Christina Ortmeier-Hooper and Todd Ruecker, eds. Linguistically Diverse Immigrant and Resident Writers: Transitions from High School to College (Routledge 2017).
Shuv Raj Rana Bhat, The University of Texas at El Paso
(December 18, 2017)
The beginning of the twenty-first century is marked by a proliferation of books on linguistic diversity, translingualism, multiculturalism, bilingualism, English as a second language, and international students. Keri-Anne Croce’s Navigating Assessment with Linguistically Diverse Learners, Suresh Canagarajah’s Translingual Practice: Global Englishes and Cosmopolitan Relations, Eve Haque’s Multiculturalism within a Bilingual Framework: Language, Race, and Belonging in Canada, and Ken Hyland’s Second Language Writing are few of the examples. However, when it comes to addressing the issues pertaining to “linguistically diverse immigrant and resident student writers” as they transition into their postsecondary trajectories, we find a few or no books. “How do writing experiences influence the postsecondary pathways of resident multilingual students?” What are some of “the ways in which ML writers attempt to navigate their pathways into postsecondary institutions?” How do the policies, politics, sponsors and programs impact the “educational trajectories” of multilingual resident students in their transitions from high schools to community colleges and universities? How can “program instructors and administrators . . . undertake curricular and structural changes in order to create stronger opportunities and point of access for resident ML students?” Linguistically Diverse Immigrant and Resident Writers: Transitions from High School to College, co-edited by Christina Ortmeier-Hooper and Todd Ruecker, lucidly answers the aforementioned questions.
Linguistically Diverse is a trailblazing collection that chronicles “the ways that writing and literacy support, writing experiences, and writing instructions impact” resident bilingual students’ transitions and educational options (x). Consisting of sixteen chapters in three parts, this book illustrates how educational policies, programs, student support programs, and ideologies affect the progress of resident “multilingual youths’ transitions to postsecondary” schooling. The editors argue that an inquiry into “resident and immigrant bilingual student writers is critical for increased social justice and social change” (12) and Linguistically Diverse is a “call to action to those in the fields of L1 and L2 writing, applied linguistics, and teacher education” (12).
Excluded from the three-part division of this collection, the first chapter entitled “Introduction: Paying Attention to Resident Multilingual Students” by Todd Ruecker and Christina Ortmeier-Hooper announces the editors’ intentions and reasons for the study of resident and bilingual student writers transitioning from schools to colleges. Beginning with an inquiry question, “How do writing experiences influence the postsecondary pathways of resident multilingual students?” the editors call readers’ attention to resident multilingual student writers particularly from contemporary schooling systems. “One of the most marginalized populations in contemporary U.S. society,” (1) these students, instead of having a smooth transitioning, undergo “tenuous and disruptive” experiences as they navigate their trajectories into higher level of scholarship, and hence the rhetorical exigency for study and research. Likewise, the explicit intension of the editors to bring together the authors from a variety of institutional contexts in this volume is “to disrupt [the] “unequal power distribution” and lay open the factors and conditions that surround resident multilingual writers as they strive to “make it” to college and through college composition coursework” (3).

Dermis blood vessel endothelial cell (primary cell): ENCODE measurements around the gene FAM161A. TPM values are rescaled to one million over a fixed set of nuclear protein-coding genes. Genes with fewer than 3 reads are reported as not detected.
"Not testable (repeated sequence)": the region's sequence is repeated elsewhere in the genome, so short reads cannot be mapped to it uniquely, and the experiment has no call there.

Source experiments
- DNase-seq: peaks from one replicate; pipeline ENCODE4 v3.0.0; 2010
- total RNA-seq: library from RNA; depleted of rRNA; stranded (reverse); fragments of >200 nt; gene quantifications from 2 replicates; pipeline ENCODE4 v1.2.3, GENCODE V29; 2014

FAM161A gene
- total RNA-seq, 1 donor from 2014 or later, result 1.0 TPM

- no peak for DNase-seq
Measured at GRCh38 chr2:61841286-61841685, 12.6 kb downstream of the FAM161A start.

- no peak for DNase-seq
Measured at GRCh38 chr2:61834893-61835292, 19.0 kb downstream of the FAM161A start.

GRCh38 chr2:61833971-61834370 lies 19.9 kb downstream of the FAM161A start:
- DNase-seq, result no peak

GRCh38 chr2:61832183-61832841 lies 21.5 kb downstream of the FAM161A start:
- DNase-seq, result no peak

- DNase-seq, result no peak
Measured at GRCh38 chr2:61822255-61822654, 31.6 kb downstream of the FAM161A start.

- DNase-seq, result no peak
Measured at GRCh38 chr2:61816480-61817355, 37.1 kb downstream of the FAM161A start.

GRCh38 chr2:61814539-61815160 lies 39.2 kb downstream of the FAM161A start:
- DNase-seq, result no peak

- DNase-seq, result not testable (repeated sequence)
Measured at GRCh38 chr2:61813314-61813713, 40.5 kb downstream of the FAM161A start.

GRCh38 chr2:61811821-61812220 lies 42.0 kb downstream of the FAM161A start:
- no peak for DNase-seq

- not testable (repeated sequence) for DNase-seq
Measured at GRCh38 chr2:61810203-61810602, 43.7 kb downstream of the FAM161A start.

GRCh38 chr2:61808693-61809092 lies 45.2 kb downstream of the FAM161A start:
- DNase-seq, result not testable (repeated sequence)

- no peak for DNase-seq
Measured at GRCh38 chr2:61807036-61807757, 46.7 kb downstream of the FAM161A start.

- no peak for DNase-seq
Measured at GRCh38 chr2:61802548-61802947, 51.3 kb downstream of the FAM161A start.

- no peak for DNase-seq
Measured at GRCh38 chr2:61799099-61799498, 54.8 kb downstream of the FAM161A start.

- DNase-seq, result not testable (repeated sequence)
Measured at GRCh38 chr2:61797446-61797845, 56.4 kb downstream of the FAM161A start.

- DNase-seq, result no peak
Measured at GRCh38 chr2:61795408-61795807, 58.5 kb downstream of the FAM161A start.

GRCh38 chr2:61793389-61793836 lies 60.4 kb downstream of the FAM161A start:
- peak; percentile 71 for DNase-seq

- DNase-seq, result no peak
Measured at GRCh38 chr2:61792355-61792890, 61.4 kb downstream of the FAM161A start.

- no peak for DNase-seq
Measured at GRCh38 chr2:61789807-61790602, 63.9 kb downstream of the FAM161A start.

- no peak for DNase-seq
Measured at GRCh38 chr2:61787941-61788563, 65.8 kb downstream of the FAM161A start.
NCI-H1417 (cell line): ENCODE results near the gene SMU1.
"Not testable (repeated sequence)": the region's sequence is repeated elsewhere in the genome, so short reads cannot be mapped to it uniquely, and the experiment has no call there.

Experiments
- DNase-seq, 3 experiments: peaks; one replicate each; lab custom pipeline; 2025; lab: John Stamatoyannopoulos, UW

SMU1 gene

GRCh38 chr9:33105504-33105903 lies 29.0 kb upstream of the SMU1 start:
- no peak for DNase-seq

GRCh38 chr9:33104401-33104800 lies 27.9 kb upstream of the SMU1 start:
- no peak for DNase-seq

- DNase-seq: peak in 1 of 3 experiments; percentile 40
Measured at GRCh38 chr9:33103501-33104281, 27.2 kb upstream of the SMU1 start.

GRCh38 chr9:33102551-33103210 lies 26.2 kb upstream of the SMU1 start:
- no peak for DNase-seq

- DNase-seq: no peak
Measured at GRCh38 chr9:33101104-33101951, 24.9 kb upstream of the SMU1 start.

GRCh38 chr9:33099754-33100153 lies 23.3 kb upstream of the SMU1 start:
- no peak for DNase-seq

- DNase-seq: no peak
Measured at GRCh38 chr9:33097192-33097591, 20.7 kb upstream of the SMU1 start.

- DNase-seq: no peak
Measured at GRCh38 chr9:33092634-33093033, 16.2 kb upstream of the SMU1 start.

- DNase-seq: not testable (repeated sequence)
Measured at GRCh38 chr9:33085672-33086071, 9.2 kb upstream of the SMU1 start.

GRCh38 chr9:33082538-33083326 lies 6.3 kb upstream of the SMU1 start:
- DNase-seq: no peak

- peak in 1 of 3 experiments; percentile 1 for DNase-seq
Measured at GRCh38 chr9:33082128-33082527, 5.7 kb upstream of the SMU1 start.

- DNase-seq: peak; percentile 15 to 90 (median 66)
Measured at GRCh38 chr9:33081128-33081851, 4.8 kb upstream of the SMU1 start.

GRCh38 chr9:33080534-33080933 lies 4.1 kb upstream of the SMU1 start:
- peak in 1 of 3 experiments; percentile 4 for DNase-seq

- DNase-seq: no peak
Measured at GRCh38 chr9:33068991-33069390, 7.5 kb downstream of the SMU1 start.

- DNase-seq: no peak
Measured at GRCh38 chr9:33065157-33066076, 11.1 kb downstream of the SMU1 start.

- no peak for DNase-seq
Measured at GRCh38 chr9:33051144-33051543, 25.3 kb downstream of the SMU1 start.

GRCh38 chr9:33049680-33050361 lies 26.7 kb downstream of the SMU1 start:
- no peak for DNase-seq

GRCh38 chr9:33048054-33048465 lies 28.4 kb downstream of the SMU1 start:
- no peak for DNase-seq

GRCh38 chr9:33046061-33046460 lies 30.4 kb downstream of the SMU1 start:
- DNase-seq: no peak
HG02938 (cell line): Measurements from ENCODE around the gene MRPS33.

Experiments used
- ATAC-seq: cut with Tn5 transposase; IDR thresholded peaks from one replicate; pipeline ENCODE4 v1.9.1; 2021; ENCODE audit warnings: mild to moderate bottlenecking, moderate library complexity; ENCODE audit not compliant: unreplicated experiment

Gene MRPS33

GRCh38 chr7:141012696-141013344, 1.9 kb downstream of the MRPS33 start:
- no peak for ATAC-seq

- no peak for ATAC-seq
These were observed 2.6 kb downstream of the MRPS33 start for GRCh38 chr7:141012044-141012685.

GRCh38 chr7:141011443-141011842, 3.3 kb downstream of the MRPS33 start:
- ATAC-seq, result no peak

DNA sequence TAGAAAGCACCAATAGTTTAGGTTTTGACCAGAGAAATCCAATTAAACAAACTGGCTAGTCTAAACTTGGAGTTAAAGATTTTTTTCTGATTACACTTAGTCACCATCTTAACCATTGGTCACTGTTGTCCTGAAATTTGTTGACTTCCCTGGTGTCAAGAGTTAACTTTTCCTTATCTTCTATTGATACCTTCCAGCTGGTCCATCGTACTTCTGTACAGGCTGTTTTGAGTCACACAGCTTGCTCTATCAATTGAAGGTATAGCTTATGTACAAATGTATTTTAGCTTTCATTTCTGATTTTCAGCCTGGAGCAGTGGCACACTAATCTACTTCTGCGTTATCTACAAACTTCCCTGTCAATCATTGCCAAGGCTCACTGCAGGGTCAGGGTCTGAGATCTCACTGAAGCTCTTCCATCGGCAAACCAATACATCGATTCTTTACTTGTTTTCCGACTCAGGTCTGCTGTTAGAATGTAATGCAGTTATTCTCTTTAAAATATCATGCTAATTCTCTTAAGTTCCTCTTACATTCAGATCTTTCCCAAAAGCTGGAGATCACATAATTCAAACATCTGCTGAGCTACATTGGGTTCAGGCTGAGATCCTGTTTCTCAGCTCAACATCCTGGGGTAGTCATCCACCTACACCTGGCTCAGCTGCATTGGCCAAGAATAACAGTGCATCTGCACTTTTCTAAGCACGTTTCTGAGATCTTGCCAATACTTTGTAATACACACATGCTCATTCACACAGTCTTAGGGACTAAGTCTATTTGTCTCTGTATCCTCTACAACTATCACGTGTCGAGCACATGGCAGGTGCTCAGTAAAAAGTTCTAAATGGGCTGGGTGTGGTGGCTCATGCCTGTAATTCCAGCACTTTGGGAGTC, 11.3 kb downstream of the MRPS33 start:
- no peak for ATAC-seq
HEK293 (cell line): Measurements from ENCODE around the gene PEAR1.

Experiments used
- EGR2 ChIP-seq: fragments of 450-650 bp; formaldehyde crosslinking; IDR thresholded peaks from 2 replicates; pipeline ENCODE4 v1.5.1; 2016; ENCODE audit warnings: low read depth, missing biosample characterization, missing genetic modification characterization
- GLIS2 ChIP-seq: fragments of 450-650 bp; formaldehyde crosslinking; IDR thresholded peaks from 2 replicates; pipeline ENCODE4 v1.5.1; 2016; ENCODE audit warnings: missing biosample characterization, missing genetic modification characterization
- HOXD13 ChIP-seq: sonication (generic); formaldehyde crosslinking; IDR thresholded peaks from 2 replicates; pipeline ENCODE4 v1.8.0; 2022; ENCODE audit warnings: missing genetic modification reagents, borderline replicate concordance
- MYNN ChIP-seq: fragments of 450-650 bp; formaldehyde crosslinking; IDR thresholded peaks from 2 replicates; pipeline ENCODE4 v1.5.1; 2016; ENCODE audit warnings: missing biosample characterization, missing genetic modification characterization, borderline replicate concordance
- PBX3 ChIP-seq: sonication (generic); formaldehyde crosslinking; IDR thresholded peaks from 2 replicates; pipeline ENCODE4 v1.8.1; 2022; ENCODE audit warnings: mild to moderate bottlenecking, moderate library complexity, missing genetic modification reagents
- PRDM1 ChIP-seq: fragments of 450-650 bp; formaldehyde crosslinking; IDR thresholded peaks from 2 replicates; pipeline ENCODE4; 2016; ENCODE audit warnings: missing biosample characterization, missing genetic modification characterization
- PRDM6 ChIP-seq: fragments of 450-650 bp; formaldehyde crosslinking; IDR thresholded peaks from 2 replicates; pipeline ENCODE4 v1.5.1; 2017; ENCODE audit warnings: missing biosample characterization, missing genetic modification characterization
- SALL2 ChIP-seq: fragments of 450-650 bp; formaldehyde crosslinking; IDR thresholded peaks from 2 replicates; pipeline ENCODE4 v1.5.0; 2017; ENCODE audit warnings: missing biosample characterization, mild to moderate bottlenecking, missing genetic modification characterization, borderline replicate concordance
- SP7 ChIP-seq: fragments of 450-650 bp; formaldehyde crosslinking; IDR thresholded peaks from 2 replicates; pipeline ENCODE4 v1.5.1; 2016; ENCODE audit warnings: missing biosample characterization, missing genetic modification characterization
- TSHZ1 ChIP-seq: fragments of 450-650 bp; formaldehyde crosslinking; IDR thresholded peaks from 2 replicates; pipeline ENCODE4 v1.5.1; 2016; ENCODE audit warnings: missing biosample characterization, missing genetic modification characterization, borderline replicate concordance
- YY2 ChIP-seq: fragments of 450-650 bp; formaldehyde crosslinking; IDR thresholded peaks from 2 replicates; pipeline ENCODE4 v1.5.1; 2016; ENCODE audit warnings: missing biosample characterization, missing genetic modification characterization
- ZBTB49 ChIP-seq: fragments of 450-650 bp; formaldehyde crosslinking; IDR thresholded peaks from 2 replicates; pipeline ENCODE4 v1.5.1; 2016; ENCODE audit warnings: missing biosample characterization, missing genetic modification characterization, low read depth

While the first part of this collection contains a too general thematic title “Multilingual Writers in High Schools,” it, in fact, deals with specific issues pertaining to “Common Core State Standards,” the role of social networks and social support in the writing of multilingual adolescents, secondary curriculum, English language learners in high schools, and opportunity gaps. In a nutshell, these chapters implicitly invoke the Marxist idea that our consciousness is always determined by the material conditions in which we live, work, and study. The editors argue that a stronger understanding of resident multilingual “students’ experiences as writers and literacy learners in secondary schools” is required to fully understand student writers’ navigation from school to university. As the very title “Opportunity Gaps: Curricular Discontinuities across ESL, Mainstream, and College English” in the second chapter suggests, Betsy Gilliland foregrounds “discontinuities of one high school’s English as a second language (ESL) and English language arts (ELA) writing curricula from the perspectives of multilingual adolescents transitioning from ESL to ELA and college composition” (21). Gilliland illustrates how a lack of curricular alignment induced by conflicting ideologies lead to differing concept of writing and limiting opportunities for the multilingual students to learn. The study implies a “need for coherence in writing curriculum across programs” (32) and considers the teachers’ roles to be “essential to developing and maintaining curricular coherence for multilingual learner” (33).